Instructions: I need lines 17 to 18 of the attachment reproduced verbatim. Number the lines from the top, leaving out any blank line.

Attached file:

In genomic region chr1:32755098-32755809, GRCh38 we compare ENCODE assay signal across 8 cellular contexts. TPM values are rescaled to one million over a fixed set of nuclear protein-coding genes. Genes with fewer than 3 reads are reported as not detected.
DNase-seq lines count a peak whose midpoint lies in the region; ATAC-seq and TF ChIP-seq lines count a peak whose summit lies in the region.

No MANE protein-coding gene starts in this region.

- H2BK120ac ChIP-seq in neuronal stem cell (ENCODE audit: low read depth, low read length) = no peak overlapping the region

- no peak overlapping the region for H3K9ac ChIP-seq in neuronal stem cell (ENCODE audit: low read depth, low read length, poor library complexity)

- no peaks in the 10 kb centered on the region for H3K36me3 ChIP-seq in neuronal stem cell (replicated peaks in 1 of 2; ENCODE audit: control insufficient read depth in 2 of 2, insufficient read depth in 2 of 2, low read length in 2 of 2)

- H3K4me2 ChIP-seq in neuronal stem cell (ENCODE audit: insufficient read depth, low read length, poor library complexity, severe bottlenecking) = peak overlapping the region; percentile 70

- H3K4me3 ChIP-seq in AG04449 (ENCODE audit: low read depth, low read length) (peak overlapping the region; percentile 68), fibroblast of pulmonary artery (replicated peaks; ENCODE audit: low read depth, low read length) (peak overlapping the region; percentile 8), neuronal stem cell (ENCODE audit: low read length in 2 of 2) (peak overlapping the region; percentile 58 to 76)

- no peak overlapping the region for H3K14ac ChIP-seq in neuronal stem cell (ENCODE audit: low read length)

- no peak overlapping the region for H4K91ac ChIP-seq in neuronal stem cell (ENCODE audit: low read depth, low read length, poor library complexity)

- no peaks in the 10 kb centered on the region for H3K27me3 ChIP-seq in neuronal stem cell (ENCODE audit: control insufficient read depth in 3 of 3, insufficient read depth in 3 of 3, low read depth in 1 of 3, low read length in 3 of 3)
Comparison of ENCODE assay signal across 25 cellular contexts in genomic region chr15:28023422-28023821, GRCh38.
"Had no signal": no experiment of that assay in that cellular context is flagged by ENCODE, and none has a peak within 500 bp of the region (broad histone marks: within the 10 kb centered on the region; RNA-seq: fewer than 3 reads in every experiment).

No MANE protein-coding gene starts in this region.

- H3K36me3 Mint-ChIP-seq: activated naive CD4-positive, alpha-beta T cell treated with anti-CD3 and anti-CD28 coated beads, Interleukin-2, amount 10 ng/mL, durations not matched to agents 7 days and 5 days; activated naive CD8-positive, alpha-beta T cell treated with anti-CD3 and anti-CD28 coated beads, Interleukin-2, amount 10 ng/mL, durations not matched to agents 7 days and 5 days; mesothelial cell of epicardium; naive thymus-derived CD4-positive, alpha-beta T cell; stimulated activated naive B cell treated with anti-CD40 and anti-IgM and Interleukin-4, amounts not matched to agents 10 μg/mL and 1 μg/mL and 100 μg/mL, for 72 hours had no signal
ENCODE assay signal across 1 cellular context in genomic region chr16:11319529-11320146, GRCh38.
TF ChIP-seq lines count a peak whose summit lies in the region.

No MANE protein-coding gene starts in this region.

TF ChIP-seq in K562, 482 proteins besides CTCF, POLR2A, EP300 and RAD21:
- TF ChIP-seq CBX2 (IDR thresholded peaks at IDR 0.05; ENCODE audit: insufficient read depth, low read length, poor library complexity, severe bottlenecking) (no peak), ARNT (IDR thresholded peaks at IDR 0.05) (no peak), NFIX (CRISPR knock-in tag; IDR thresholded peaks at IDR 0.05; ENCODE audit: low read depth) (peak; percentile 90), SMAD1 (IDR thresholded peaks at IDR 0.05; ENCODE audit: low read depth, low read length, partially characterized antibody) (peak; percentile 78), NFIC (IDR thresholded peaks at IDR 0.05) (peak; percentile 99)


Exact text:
TF ChIP-seq lines count a peak whose summit lies in the region.

No MANE protein-coding gene starts in this region.